Field Hockey Canada > School Hockey Week: Acadia Axewomen win Atlantic University Field Hockey Championship

Atlantic coach of the year Ghasan Hamam leads Acadia to first title in 60 years

Field Hockey has been a part of Ghasan Hamam’s life since he was a middle-schooler school in Halifax. Some of his fondest memories are at tournaments and hockey festivals. He met his wife through field hockey. It’s safe to say, the game holds a special part of his heart. He is the head coach of the Acadia Axewomen field hockey program, which now holds a special title as well: 2021 Atlantic University Field Hockey League Champions.

Hamam does the hour-long drive from his home in Beechville, Nova Scotia to Wolfville — home of Acadia University — multiple times per week to coach. For him, it can be a challenge and a grind at times, but the experience is always worth it.

“It has been so rewarding,” Hamam said. “I love being a coach for multiple reasons. First of all, I see the game from a different perspective and I learn more about the sport. And I get to see the athletes’ growth from being first years all the way to their fourth year.”

According to Hamam, the team has made significant strides over the past few seasons, adding elements of structure, leadership and administration, which has also led to more growth on the field. Acadia last won the eight-team hockey league in 1957. Over the past decade, the Axewomen have been a middling team in the standings, most recently finishing sixth in 2019 (COVID-19 cancelled the 2020 season).

Acadia’s Cinderella run to the 2021 banner included wins over University of New Brunswick and a shootout win over Dalhousie. Then they faced UPEI in the finals, a team they had lost to 5-0 during the regular season. Coming into this year’s season, Hamam knew the Axewomen was good but even he couldn’t have anticipated the amazing performances in the final tournament.

“Even just winning that quarterfinal [against UNB] was a milestone, because it put us into tier one. Then we beat Dal [in the semifinals] in a shootout in extra shooters. It was a big upset. This was the first time any of us had been this far,” he said. “At that point, we had already accomplished so much this season, I didn’t know what was going to happen in the finals. Then we scored first … and scored again. People were shocked. It just came down to how bad our players wanted it.”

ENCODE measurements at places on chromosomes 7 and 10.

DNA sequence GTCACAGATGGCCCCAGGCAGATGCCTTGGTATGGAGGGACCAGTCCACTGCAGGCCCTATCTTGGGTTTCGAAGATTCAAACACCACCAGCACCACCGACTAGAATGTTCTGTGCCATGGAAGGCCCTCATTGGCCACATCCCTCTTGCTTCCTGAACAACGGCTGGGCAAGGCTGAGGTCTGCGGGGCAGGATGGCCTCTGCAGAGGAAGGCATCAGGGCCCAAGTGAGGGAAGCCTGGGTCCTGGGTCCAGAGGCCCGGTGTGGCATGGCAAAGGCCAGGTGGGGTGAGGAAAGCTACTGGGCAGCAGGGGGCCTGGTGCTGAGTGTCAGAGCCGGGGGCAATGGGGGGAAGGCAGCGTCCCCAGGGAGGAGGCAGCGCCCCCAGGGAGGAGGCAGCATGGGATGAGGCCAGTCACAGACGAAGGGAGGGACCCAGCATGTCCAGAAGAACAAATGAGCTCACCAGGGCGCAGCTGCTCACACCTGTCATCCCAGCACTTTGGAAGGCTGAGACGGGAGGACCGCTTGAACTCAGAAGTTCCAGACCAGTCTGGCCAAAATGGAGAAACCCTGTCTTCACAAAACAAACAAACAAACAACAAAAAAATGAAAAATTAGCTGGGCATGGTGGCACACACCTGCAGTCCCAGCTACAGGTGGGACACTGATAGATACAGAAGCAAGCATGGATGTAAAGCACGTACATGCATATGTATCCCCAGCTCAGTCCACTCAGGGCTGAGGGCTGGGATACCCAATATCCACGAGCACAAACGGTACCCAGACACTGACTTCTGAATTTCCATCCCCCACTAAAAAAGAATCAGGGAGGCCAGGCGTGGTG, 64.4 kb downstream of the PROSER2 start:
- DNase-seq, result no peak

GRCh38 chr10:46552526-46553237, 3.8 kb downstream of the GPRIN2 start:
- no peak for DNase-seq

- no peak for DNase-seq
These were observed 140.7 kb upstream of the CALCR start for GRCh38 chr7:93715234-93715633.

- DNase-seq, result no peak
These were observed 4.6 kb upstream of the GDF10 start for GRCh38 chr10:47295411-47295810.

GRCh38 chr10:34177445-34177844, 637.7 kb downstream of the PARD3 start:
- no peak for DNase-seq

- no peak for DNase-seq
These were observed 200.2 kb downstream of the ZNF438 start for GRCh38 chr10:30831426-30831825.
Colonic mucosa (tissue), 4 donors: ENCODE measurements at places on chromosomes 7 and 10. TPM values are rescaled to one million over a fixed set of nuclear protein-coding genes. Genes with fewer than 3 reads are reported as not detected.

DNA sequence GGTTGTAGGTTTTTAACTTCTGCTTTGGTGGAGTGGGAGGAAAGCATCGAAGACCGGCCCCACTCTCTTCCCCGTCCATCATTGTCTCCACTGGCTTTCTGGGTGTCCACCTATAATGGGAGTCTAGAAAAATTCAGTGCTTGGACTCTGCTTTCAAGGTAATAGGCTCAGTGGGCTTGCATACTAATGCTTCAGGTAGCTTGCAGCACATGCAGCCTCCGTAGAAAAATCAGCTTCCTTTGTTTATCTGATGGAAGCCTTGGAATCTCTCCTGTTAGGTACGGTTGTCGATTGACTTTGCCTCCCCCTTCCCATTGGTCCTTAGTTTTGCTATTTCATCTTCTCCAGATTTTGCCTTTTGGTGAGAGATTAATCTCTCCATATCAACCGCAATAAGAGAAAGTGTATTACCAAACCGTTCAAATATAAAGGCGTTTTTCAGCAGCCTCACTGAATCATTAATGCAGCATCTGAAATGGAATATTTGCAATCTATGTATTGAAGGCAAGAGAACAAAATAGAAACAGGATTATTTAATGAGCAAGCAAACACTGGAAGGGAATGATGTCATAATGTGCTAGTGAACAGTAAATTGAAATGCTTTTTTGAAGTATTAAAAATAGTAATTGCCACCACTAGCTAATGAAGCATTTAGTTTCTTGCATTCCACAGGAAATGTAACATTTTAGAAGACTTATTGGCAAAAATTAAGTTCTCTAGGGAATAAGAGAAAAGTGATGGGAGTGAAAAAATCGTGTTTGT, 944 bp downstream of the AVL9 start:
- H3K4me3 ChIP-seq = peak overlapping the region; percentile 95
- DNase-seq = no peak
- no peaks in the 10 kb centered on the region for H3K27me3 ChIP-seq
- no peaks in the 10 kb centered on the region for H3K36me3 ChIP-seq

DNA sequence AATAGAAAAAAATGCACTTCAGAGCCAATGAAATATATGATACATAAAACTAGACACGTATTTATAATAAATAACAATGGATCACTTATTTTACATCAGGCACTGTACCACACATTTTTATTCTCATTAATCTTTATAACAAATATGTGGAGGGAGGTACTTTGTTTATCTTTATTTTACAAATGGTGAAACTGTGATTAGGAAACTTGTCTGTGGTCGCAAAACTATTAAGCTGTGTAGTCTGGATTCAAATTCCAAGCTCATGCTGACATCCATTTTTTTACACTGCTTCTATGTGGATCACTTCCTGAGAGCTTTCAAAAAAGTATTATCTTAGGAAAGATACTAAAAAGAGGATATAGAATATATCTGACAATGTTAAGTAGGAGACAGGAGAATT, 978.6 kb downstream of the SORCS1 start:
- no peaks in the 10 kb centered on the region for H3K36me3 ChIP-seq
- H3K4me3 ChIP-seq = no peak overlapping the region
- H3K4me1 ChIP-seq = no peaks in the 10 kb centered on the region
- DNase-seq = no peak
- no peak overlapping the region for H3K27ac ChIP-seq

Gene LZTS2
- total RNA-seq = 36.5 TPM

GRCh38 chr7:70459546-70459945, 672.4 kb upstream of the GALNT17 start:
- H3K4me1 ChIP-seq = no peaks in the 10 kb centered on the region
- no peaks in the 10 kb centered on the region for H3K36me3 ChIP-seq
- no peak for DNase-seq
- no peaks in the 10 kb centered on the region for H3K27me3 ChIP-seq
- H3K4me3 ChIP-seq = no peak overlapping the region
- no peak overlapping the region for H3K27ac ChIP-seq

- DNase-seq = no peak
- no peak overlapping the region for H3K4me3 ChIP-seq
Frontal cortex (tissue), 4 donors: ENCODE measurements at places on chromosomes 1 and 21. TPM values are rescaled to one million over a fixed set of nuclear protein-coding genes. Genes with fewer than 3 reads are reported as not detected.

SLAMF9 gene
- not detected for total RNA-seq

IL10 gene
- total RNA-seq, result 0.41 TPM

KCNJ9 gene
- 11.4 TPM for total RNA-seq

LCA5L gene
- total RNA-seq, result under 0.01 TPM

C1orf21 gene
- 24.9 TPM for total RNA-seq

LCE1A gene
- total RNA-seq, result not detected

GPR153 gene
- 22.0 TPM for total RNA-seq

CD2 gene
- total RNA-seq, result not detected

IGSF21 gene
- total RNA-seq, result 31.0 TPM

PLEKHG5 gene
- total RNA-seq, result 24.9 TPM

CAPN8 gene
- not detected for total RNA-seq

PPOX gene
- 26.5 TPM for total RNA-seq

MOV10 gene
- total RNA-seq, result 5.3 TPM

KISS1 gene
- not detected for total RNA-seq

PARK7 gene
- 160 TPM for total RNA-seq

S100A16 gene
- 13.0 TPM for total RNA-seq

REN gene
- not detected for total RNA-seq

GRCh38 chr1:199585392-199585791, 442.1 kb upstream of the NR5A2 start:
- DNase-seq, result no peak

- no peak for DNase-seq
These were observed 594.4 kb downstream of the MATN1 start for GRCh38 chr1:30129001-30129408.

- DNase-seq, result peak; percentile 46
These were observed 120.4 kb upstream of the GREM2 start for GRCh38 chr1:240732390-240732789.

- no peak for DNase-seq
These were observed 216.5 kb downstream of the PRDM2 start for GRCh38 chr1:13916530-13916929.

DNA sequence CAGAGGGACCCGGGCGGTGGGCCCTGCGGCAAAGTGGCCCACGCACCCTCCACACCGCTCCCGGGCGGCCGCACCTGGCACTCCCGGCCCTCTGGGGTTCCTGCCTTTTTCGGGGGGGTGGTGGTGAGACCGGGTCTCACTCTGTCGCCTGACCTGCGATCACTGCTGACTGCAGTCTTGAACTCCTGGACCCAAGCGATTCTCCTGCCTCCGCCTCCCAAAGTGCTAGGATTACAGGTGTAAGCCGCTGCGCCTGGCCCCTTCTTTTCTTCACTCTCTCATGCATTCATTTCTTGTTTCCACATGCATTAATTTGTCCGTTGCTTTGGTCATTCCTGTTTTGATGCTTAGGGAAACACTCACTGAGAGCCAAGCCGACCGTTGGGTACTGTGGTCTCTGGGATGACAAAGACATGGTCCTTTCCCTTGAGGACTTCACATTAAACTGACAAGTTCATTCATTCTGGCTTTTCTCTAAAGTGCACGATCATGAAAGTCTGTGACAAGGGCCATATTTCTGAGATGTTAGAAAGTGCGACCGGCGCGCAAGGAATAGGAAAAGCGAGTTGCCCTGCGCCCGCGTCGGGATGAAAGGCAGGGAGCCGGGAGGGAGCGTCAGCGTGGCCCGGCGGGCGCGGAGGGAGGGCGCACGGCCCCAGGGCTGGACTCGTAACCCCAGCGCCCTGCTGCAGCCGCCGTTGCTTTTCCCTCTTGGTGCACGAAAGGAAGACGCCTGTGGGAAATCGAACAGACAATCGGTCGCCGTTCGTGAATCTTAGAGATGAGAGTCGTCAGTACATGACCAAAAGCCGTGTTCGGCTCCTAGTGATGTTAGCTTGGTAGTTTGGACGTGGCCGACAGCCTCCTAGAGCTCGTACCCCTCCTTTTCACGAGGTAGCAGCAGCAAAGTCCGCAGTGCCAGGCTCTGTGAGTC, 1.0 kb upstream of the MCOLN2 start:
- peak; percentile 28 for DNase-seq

Acadia University wins its first field hockey championship since 1957. Photos/Provided.

Hamam’s first year as a head coach of Acadia was 2017. At the time, he had only just graduated university himself. By 2021, he had worked with a whole cohort of athletes over multiple years. This season, Hamam was awarded AUFHL Coach of the Year honours, a peer-voted award.  He credits the team and program for the growth they have shown over multiple years. For Hamam, the personal accolade is appreciated, but he credits the team for their hard work and great play.

“It’s a humbling and special moment for me to be recognized, but honestly it’s more about the relationships that I’ve made. I’m not here trying to win any awards,” he said. “We’ve seen growth year after year. The girls want to improve, they want to compete and get better. This year, I could tell we had a good team early on. I was thinking to myself, ‘we could make it to the finals if we do this right,’ In the end, we even surpassed our own expectations.”

Hamam said the Atlantic University league is a great opportunity for women to access high level hockey in the maritime provinces. He also volunteers on the board with the Field Hockey Nova Scotia and oversees men’s Indoor hockey development. Hamam sees a skill and ability gap between the Atlantic league and Canada West and OUA. He’s hoping in future years, the leagues can play amongst each other to offer that experience to the Atlantic players.

When asked if he plans to continue that hour-long drive from Beechville to Wolfville to coach the Acadia Axewomen, his answer was clear.

“100 per cent I’m going to keep coaching, I’m attached.”